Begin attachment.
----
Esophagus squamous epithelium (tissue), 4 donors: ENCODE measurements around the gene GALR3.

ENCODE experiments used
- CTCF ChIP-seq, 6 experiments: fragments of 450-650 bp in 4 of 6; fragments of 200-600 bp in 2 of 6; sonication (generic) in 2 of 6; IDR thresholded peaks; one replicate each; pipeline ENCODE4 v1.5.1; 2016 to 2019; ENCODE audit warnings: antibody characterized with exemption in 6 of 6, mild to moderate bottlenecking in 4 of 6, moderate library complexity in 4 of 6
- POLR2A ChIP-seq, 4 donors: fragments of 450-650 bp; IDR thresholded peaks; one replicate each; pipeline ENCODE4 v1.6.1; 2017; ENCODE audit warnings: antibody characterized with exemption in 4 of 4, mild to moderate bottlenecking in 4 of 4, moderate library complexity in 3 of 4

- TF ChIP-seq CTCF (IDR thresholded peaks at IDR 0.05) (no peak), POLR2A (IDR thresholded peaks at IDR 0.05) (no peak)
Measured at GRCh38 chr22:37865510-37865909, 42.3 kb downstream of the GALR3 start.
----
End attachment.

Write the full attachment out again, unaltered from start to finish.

Esophagus squamous epithelium (tissue), 4 donors: ENCODE measurements around the gene GALR3.

ENCODE experiments used
- CTCF ChIP-seq, 6 experiments: fragments of 450-650 bp in 4 of 6; fragments of 200-600 bp in 2 of 6; sonication (generic) in 2 of 6; IDR thresholded peaks; one replicate each; pipeline ENCODE4 v1.5.1; 2016 to 2019; ENCODE audit warnings: antibody characterized with exemption in 6 of 6, mild to moderate bottlenecking in 4 of 6, moderate library complexity in 4 of 6
- POLR2A ChIP-seq, 4 donors: fragments of 450-650 bp; IDR thresholded peaks; one replicate each; pipeline ENCODE4 v1.6.1; 2017; ENCODE audit warnings: antibody characterized with exemption in 4 of 4, mild to moderate bottlenecking in 4 of 4, moderate library complexity in 3 of 4

- TF ChIP-seq CTCF (IDR thresholded peaks at IDR 0.05) (no peak), POLR2A (IDR thresholded peaks at IDR 0.05) (no peak)
Measured at GRCh38 chr22:37865510-37865909, 42.3 kb downstream of the GALR3 start.